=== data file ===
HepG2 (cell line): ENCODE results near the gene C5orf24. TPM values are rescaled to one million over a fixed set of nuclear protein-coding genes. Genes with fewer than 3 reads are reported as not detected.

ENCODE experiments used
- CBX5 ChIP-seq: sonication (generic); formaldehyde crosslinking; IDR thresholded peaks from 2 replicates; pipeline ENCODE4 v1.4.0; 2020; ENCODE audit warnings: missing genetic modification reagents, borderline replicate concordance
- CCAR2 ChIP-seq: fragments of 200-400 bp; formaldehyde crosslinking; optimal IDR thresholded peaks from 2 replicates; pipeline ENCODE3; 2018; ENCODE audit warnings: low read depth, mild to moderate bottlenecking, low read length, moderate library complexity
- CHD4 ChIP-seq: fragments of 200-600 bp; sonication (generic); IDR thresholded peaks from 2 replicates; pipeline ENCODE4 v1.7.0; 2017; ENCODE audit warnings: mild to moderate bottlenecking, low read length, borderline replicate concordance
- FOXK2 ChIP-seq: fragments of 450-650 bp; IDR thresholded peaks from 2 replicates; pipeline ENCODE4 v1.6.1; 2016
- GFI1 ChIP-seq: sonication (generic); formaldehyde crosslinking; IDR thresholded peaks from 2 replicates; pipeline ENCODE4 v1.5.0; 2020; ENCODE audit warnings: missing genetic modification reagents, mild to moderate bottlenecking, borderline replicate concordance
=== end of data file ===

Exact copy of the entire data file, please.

HepG2 (cell line): ENCODE results near the gene C5orf24. TPM values are rescaled to one million over a fixed set of nuclear protein-coding genes. Genes with fewer than 3 reads are reported as not detected.

ENCODE experiments used
- CBX5 ChIP-seq: sonication (generic); formaldehyde crosslinking; IDR thresholded peaks from 2 replicates; pipeline ENCODE4 v1.4.0; 2020; ENCODE audit warnings: missing genetic modification reagents, borderline replicate concordance
- CCAR2 ChIP-seq: fragments of 200-400 bp; formaldehyde crosslinking; optimal IDR thresholded peaks from 2 replicates; pipeline ENCODE3; 2018; ENCODE audit warnings: low read depth, mild to moderate bottlenecking, low read length, moderate library complexity
- CHD4 ChIP-seq: fragments of 200-600 bp; sonication (generic); IDR thresholded peaks from 2 replicates; pipeline ENCODE4 v1.7.0; 2017; ENCODE audit warnings: mild to moderate bottlenecking, low read length, borderline replicate concordance
- FOXK2 ChIP-seq: fragments of 450-650 bp; IDR thresholded peaks from 2 replicates; pipeline ENCODE4 v1.6.1; 2016
- GFI1 ChIP-seq: sonication (generic); formaldehyde crosslinking; IDR thresholded peaks from 2 replicates; pipeline ENCODE4 v1.5.0; 2020; ENCODE audit warnings: missing genetic modification reagents, mild to moderate bottlenecking, borderline replicate concordance